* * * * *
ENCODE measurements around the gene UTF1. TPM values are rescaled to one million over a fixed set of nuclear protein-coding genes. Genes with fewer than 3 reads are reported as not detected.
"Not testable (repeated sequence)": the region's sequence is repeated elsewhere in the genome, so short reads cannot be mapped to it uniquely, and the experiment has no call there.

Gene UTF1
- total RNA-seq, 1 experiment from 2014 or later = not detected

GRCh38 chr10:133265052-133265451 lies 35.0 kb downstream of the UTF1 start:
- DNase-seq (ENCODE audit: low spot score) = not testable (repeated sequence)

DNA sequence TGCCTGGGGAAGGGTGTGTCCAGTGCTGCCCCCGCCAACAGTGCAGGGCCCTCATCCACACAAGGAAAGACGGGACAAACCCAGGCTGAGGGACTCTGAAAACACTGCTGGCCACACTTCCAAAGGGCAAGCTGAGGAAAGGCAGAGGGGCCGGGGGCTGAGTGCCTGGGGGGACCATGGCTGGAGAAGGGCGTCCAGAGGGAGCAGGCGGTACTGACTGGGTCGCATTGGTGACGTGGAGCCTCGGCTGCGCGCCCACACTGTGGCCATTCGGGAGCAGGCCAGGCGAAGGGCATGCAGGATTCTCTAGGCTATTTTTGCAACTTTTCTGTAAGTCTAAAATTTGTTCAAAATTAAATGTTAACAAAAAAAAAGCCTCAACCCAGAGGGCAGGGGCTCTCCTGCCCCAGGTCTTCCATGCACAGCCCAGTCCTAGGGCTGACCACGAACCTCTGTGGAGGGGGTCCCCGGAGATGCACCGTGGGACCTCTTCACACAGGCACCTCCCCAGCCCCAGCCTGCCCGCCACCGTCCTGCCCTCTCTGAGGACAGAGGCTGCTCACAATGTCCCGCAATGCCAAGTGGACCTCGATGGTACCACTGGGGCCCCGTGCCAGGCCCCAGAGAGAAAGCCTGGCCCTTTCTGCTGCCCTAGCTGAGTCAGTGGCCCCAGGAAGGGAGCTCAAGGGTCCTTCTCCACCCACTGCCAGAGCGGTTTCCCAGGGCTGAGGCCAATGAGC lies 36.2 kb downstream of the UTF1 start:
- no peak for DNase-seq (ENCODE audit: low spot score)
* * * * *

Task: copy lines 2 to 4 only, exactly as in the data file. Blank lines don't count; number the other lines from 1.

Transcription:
"Not testable (repeated sequence)": the region's sequence is repeated elsewhere in the genome, so short reads cannot be mapped to it uniquely, and the experiment has no call there.

Gene UTF1
- total RNA-seq, 1 experiment from 2014 or later = not detected